zoom South Korean shipbuilder Daewoo Shipbuilding & Marine Engineering Co (DSME) has confirmed to be in discussions with its creditors on potential moves that would improve the company’s financial status.The shipbuilder said in a filing with Korea Stock Exchange that it was considering various measures with creditors, but it did not disclose any further details on potential arrangements that might be involved in the process.The announcement comes on the back of DSME’s share plunge on Wednesday, following a media report that the company had amassed around KRW 2 trillion (USD 1.8 billion) of losses that have not yet been booked.DSME closed at 8,750 won in Seoul trading Wednesday, marking a 30% fall and reaching its lowest level in more than 12 years.According to the report, the creditors, led by state-run Korea Development Bank, are reviewing massive restructuring moves for the shipbuilder, including asset sales.Other creditors include Hana Bank and Korea Exchange Bank which have extended a combined KRW 1.01 trillion worth of loans, followed by Kookmin Bank with KRW 897 billion, Woori Bank and Shinhan Bank with KRW 547 billion and 409 billion each, totaling in KRW 21.7 trillion, Yonhap reports citing NH-Woori Investment & Securities’ data.The shipbuilder had already revealed plans to trim down its mounting debt having posted a loss of KRW 138.7 billion in the first quarter.The plans included massive restructuring, switching focus on core business and disposing of underperforming subsidiaries. DSME identified its core business to be construction of merchant vessels, specialized vessels, and offshore vessels and facilities.World Maritime News Staff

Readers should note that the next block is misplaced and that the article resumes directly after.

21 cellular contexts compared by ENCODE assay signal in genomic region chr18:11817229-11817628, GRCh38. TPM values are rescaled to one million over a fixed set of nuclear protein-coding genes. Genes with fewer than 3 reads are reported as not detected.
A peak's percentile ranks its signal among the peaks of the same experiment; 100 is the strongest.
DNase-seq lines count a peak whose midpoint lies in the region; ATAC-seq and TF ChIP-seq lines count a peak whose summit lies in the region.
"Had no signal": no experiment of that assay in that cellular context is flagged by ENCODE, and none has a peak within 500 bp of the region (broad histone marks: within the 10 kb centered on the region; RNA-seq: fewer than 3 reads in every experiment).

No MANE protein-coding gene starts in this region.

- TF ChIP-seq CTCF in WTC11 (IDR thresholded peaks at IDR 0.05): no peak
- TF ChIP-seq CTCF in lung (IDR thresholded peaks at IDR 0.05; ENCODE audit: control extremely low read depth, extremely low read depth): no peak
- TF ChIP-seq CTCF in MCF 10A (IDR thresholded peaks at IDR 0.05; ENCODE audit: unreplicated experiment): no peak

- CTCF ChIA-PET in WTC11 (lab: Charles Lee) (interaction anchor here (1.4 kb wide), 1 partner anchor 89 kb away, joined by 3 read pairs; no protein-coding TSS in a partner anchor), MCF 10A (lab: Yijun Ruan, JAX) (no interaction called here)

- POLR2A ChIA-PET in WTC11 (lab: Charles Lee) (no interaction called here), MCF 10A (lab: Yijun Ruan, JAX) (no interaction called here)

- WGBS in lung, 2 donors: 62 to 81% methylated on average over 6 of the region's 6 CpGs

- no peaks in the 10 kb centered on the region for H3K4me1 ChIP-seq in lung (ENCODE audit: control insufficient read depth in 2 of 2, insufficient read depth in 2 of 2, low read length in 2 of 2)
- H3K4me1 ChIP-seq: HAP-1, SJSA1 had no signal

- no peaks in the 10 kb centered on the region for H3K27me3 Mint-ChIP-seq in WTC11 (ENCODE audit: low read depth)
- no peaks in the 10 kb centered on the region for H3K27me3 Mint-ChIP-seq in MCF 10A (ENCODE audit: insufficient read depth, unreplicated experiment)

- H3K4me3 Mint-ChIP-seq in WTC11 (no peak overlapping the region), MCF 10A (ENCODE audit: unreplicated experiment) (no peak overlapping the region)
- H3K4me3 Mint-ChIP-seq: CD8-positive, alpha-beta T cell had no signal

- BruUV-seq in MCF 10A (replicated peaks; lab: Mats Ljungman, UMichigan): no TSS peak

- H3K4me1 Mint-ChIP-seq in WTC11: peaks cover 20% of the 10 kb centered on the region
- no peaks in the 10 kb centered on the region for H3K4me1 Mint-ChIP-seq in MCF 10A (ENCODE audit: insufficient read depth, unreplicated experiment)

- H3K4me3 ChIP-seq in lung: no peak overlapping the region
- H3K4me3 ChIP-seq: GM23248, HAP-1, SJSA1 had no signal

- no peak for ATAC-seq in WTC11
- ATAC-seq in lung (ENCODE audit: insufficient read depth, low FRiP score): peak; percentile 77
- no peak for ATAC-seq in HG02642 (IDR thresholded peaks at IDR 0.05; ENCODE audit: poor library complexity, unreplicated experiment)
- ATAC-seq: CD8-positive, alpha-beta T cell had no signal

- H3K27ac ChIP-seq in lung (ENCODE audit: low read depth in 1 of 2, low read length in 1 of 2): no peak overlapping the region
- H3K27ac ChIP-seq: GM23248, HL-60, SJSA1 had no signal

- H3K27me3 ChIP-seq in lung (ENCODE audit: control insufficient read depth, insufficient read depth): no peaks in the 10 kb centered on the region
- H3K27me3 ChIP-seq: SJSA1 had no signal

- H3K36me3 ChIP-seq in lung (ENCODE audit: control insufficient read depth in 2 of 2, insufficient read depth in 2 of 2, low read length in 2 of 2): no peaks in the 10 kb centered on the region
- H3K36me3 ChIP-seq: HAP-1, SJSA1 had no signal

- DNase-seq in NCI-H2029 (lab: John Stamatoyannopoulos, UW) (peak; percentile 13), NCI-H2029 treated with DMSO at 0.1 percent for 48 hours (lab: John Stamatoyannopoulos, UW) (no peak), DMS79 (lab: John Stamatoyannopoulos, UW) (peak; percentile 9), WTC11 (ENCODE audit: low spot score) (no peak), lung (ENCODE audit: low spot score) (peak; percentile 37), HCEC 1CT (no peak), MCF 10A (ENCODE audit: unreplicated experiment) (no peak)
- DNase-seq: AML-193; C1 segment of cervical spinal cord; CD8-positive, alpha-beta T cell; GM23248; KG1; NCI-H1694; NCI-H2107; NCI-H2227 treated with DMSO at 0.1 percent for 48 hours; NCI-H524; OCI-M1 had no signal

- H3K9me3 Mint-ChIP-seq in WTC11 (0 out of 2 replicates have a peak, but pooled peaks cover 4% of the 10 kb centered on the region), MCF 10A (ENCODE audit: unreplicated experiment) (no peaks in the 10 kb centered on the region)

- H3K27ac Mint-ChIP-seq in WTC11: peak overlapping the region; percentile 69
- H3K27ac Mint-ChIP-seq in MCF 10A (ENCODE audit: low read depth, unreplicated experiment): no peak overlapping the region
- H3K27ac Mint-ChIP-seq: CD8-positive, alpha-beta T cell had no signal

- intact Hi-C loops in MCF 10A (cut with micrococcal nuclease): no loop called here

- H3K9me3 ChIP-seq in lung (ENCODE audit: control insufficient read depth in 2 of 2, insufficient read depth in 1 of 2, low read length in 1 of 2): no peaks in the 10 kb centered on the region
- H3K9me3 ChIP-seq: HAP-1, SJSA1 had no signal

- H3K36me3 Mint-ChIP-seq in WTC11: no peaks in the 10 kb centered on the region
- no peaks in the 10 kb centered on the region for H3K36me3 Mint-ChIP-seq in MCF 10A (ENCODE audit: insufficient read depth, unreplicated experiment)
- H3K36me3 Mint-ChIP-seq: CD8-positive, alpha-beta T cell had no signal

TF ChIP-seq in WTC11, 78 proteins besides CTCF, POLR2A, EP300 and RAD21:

Waseema’s find joins a series of suspected ambergris found by Maldivians recently.A local, Ahmed Ibrahim had discovered what looked like an ambergris while he was fishing in the lagoon off the northern coast of Lhaviyani Atoll Kurendhoo. A family member said that a sample of the suspected ambergris had been sent to Sri Lanka four days back, and the results could be expected within a week. However, several suspected ambergris found in Maldivian islands had turned out to be oil slicks, such as the 60kg “ambergris” found by the crew of a fishing vessel off the coast of Haa Dhaal atoll Kulhudhuffushi recently. A suspected ambergris weighing 10 kg found in the island of Foddhoo in Noonu atoll in the Maldives, has been sent to neighbouring Sri Lanka for tests, haveeru online reported.The object believed to be an ambergris was discovered on the island beach by a woman residing in Foddhoo. An island councillor from Alif Dhall Atoll Hanyameedhoo found a suspected ambergris in December.The discovery followed two separate incidents where two police officers in Raa Atoll Inguraidhoo found one while a local businessman fished out a 30kg ambergris in Shaviyani Atoll Komandoo.The businessman from Komandoo had sold his ambergris for USD37 per gram. Should the black object Waseema found turn out to be an ambergris, it is estimated to have a selling price of over MVR 5 million.